I took advantage of being at home to cry. That's a favorite remark of his. He put some ice in a plastic bag for me. That cooled my cheek and I slept for two hours feeling comfortable. He beat me, 8 games to 2. Ako comes home late because of her part-time work.
At my request, we had cold tofu and sashimi for dinner. In the evening, I fell down again. As I was standing up to switch off the bedroom light, I fell down. I made a terrible noise and Mom came flying in. Aya, you have to use your brain and build on the things you've learned up to now. If you keep falling down like this, I won't even be able to go out to work with an easy mind.
I must be more careful about what I do late at night. I cleaned my room enthusiastically, thinking "Today's the day! But I worked desperately at it. I felt so good afterwards. Keiko came to visit me. Like Aquatic plants Floating on a pond, Talking with my friend, Just looking at each other, About our innermost feelings.
My friend with her sparkling eyes Tells me about her dreams. This time, the main tasks will be checking the progress of my disease, having injections of a new medicine, and undergoing rehabilitation. The difference from the previous stay is that I've been asked not to go out alone because of the danger of falling down. When I went to the toilet, I glanced outside over the window-sill. I felt depressed when I saw the gray walls and black buildings.
My nystagmus involuntary movement of the eyeballs to left and righ. I had an eye check in the room for brain wave tests.
The doctor there has a bad leg, too. It struck me that I could work if only I had at least one part of my body that functioned properly. That answer struck me as a bit off the mark. I wonder if he responds like that to ordinary people?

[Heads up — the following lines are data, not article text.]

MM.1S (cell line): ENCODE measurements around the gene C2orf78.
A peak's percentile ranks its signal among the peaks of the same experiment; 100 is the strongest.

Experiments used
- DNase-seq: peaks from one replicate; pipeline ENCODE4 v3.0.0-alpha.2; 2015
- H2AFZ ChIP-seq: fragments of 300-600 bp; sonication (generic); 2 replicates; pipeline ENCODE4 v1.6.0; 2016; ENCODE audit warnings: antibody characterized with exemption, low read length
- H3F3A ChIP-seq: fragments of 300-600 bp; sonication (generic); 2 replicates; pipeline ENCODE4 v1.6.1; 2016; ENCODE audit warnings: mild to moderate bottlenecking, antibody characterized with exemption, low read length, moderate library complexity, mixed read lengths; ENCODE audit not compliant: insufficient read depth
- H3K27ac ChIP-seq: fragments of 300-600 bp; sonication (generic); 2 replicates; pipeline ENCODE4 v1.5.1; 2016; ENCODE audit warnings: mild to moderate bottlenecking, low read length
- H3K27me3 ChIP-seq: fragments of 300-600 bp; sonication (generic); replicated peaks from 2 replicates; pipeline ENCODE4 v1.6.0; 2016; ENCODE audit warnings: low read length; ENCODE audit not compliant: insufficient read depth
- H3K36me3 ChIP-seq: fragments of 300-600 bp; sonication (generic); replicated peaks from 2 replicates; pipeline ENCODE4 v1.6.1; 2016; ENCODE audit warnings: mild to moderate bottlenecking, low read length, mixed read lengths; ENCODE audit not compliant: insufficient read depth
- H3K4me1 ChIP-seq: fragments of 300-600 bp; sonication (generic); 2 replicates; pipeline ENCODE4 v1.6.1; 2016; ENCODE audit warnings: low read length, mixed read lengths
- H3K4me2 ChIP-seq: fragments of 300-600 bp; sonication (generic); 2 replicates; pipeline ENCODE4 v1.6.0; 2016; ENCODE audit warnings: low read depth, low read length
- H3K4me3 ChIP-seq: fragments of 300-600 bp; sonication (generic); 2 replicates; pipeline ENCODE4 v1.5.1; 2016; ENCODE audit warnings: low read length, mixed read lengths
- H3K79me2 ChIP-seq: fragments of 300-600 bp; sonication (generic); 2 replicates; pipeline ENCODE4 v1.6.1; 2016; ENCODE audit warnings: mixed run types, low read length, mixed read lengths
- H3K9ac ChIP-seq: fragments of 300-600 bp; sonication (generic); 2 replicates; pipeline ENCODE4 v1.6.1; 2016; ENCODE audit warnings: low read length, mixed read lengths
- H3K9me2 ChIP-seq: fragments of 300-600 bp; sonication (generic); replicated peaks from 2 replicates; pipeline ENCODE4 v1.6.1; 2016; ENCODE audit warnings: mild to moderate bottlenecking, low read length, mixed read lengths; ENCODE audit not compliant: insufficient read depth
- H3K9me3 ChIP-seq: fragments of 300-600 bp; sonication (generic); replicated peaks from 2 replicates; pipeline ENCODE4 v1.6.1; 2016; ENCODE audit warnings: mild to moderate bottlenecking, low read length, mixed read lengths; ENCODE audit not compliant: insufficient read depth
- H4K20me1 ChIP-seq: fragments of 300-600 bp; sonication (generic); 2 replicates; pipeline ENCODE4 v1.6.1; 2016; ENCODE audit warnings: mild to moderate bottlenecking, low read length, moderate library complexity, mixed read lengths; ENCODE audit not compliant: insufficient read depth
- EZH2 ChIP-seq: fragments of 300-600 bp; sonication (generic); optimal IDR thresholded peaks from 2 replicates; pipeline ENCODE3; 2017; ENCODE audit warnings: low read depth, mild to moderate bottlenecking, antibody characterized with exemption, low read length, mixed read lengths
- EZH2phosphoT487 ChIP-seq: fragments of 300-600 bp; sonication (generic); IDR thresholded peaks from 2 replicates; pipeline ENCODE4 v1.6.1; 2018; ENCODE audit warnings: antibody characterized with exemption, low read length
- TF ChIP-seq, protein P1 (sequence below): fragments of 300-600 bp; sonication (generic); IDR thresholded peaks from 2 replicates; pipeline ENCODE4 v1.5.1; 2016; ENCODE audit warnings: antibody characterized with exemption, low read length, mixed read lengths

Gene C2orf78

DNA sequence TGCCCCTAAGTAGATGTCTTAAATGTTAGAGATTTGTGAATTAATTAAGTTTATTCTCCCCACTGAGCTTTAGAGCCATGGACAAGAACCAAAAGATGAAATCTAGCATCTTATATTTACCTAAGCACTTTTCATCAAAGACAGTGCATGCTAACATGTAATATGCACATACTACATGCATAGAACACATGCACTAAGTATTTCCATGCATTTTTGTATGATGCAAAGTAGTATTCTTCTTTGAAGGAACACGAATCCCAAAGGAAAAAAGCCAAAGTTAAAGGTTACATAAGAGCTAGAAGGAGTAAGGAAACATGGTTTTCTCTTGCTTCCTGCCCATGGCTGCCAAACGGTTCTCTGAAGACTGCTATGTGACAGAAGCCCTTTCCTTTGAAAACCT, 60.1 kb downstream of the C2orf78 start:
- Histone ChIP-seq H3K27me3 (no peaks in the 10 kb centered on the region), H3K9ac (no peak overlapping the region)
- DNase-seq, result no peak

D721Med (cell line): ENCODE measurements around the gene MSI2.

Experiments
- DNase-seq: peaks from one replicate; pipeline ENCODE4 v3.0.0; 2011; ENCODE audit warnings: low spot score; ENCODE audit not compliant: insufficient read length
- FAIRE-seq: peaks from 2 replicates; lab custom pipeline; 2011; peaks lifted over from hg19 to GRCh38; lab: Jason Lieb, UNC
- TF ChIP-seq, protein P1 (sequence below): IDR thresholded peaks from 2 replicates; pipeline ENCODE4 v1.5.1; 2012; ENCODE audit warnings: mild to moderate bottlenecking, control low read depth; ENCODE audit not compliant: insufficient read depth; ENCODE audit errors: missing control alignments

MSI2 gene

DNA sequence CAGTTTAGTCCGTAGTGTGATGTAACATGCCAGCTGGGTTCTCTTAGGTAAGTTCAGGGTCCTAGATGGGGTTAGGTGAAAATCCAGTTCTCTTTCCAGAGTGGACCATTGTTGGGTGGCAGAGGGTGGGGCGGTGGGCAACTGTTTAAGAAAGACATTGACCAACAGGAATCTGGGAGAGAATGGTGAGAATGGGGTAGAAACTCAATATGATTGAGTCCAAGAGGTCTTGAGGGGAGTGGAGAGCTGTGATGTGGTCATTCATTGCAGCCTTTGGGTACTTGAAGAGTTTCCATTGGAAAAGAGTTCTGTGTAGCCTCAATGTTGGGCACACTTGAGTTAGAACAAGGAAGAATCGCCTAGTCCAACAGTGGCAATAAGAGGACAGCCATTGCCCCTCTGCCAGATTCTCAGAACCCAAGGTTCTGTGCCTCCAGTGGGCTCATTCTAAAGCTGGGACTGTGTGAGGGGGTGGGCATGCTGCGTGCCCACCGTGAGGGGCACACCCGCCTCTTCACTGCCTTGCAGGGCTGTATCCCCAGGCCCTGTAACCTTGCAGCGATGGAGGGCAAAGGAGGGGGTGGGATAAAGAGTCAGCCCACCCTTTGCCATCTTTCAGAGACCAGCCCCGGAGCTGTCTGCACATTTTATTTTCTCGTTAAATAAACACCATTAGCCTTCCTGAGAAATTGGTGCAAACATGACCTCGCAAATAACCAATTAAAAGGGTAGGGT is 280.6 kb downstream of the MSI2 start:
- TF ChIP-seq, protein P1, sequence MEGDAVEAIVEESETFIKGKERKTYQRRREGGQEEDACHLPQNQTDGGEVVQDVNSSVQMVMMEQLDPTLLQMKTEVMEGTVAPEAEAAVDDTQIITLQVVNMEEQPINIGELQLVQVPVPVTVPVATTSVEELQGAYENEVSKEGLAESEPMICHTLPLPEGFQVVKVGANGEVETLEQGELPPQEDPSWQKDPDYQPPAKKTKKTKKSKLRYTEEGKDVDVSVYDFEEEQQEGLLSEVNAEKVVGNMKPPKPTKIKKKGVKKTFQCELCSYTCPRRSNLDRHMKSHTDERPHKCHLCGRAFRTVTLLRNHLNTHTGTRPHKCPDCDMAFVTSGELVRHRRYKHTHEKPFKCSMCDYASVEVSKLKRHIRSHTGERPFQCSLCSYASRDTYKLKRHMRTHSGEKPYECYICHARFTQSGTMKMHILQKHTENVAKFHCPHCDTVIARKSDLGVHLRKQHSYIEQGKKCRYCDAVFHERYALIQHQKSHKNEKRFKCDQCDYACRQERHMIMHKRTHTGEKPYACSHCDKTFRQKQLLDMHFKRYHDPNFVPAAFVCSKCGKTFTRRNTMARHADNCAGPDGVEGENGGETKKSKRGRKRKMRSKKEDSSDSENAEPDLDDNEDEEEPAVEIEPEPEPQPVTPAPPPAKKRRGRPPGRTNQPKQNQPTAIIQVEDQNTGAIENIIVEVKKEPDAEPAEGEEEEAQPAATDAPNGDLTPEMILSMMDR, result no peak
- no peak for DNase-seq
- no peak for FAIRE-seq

Perhaps I look stupid because I have both a physical handicap and a speech disorder. Yamamoto took me to Nagoya University Hospital in her car to carry out further tests.
If I suddenly look right gazing forward, the red ball I can see. This time I tried looking left all of a sudden. The degree of blur was less on the left. As I thought, the disorder of my right motor nerves is progressing more.
In the car, I told Dr. Yamamoto that after the injection I don't feel sick like I used to and I was wondering if that meant the new medicine was no longer working on me. I also told her that although my Achilles tendon seemed to have softened, my speech disorder was getting worse. Ideally, people will get accustomed the way you speak. Using a pair of crutches. I almost fell over because I haven't got much strenght in my right hand.
Though I was told I wouldn't be able to walk unless I could kneel, I felt dizzy and couldn't do it well. The 20th day in hospital. I had the second round of tests on my functions. That's no good!
1 Litre of Tears
I understand the feelings of some of the fans like me unable to read the diary but crazily hoping the English translation would come out one day soon so I thought I wanna translate the diary, Japanese to English, and spread out "Kitou Aya's goodness and strong desireness to survive when she was alive". Sunday, June 21, Saturday, June 20, One Liter Of Tears - series intro. A person with shallow tears will definitely cry with this series. This is about a 15 years old girl that was diagnose with an incurable disease.
"The Complete Diary of Aya - 1 Liter of Tears."
Thank you for this! I've been searching for a long time for this diary since I can't buy the book. Can I know where we can buy this book? Is it available anywhere? Pages Home. Introduction to Kito Aya and Her Diary:.